The remoteness is hampering works
Infrastructure: At the rate of electrifying one household in a month, it will take a few more years to supply electricity to the 13 remote villages in Jigmechholing gewog, Sarpang.
The rural electrification package for 13 villages of Gong, Kholatar, Ritey and Simkharka began in 2012. So far only five villages with of 40 households got electricity. Works for remaining 60 households are underway.
At the base of Chudzom gewog (Dovan) piles of electric poles lie unattended. They were pushed down the hill from the road point and have landed near the Maukhola Bridge, which separates Chudzom and Jigmechholing gewog. From here the poles have to be carried by people.
Acute shortage of workers to carry the poles is delaying works. This is made worse by the absence of farm road, difficult terrain and non-cooperation from villagers, according to the contractor, Yeshey Lhendup.
The contractor said there are mostly old people in the village. “They cannot carry the poles and the households in the village are scattered,” he said. In some areas, houses are more than an hour’s walk apart.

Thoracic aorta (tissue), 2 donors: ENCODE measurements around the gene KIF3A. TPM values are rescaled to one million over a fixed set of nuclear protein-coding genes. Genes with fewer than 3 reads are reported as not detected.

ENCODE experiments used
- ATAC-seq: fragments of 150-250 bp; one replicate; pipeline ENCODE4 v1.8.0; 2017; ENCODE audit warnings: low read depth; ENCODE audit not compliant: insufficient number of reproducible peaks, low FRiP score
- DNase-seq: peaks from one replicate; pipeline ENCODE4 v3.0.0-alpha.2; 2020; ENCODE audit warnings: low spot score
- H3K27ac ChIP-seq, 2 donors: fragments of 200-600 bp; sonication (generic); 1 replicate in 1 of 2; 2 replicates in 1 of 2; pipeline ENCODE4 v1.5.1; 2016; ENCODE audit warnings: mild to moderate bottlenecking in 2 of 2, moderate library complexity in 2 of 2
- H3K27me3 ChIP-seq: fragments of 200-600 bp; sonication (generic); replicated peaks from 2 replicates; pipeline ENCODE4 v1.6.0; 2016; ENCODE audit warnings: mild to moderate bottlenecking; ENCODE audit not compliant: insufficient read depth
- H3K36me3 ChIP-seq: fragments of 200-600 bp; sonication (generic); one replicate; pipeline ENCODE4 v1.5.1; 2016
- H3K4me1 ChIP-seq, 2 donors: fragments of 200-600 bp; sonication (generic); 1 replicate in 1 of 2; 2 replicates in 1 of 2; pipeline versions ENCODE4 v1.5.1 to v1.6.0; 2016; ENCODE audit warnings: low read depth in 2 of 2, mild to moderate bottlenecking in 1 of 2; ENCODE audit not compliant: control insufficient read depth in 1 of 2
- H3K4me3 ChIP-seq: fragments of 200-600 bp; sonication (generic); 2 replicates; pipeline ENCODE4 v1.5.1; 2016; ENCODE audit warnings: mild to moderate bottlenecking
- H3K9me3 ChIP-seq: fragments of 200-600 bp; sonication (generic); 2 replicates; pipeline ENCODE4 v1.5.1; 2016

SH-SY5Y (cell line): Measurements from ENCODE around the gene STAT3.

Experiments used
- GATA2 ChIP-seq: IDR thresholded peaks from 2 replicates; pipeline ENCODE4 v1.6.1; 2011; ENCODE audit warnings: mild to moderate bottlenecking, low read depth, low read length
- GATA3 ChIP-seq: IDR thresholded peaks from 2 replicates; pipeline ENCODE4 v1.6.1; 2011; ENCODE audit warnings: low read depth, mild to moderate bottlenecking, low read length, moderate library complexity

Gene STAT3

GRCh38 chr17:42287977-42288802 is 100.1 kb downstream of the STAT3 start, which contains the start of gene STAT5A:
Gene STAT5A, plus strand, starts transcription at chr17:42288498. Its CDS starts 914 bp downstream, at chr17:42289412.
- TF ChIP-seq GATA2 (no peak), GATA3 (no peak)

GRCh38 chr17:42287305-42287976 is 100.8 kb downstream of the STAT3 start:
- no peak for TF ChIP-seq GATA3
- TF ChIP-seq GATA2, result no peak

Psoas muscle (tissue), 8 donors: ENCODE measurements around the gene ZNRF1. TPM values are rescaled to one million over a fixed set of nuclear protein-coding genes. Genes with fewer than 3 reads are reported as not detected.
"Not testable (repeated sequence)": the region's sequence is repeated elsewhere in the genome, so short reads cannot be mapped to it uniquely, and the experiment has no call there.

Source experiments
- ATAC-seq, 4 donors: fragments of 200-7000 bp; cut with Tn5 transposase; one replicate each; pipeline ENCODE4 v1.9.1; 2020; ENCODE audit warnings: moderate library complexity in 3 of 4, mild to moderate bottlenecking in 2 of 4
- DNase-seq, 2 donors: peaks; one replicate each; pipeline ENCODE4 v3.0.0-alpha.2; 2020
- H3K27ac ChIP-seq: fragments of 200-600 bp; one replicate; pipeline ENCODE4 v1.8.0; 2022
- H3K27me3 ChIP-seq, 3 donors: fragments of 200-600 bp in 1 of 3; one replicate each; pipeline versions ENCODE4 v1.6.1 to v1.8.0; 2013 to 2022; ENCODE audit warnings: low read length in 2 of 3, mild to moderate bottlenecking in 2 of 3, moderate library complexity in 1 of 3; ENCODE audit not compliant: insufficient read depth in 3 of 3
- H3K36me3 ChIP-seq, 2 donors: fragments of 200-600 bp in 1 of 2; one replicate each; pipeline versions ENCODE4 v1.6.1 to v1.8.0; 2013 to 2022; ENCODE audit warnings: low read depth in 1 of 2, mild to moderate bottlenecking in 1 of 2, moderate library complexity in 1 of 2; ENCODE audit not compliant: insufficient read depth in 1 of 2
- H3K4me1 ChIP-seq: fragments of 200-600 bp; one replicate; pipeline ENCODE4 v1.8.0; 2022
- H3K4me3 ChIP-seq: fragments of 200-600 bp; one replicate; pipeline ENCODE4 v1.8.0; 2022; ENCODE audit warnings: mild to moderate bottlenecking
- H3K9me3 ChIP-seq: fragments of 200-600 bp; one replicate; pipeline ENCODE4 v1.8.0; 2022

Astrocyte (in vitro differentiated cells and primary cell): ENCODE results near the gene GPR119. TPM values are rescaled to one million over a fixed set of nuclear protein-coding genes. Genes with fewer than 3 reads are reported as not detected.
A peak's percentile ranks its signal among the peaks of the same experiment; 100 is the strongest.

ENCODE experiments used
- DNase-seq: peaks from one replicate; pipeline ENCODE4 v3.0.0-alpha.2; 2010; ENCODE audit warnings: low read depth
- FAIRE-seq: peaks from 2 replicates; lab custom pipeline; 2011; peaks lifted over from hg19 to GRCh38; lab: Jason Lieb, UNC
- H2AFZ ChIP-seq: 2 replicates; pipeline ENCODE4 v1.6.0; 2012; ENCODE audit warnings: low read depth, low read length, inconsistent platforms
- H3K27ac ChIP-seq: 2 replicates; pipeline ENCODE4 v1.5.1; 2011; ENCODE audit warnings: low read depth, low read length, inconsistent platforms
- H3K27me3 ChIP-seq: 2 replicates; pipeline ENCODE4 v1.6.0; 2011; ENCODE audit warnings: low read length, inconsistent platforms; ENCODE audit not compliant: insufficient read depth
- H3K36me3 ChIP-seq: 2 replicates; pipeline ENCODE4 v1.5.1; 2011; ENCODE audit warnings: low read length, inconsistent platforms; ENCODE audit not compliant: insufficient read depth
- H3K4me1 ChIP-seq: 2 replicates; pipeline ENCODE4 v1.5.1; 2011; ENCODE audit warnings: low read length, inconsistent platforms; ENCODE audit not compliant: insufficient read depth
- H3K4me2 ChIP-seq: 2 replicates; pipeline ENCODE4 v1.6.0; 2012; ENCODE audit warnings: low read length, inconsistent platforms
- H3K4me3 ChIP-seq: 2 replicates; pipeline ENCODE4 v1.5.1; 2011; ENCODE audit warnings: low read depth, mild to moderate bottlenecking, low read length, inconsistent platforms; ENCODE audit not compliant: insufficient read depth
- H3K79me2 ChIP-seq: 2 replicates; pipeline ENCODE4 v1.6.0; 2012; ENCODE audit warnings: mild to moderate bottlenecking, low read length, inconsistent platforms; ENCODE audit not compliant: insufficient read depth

Contractor Yeshey Lhendup resorted to hiring Indian laborers in groups of over 100, but everyone absconded after a few days. “It is the terrain and the distance that is making workers abscond,” he said. “Had there been no labour scarcity, the project could have long completed.”
He added at least 200 more poles for five transformers needs to be carried from Maukhola base.
In 2013 the contractor with the help of Bhutan Power Corporation’s regional office in Gelephu hired helicopter from Nepal to transport 13 transformers. Electrical engineer with BPC Sangay Wangdi said while more than two small transformers could fit in the chopper on a trip; only one big transformer could be lifted. It took several trips to airlift all 13 transformers.
The helicopter was hired at Nu 60,000 a trip, cost of which was borne by the contractor, Sangay Wangdi said. “Transformers are too heavy for people to carry,” he said. “Hiring chopper for transporting poles would escalate cost.”
These 13 villages are the furthest from the gewog centre. The villages are a day or two walk away from the nearest road point in Lhayul (Maugaon). Construction of the 26km farm road to connect all six chiwogs of Jigmechholing began in January last year. So far less than five kilometers have been complete.
Following directives from the head office in Thimphu, the BPC regional office in Gelephu in its meeting last week have committed to escalate the project.
BPC’s head of operation and maintenance division Tshering Norbu said by the end of next month, Gong school would be electrified. More than the villages, the school needs electricity urgently, he said.
But it is not sure when the remaining houses would be connected.
Nirmala Pokhrel, Gelephu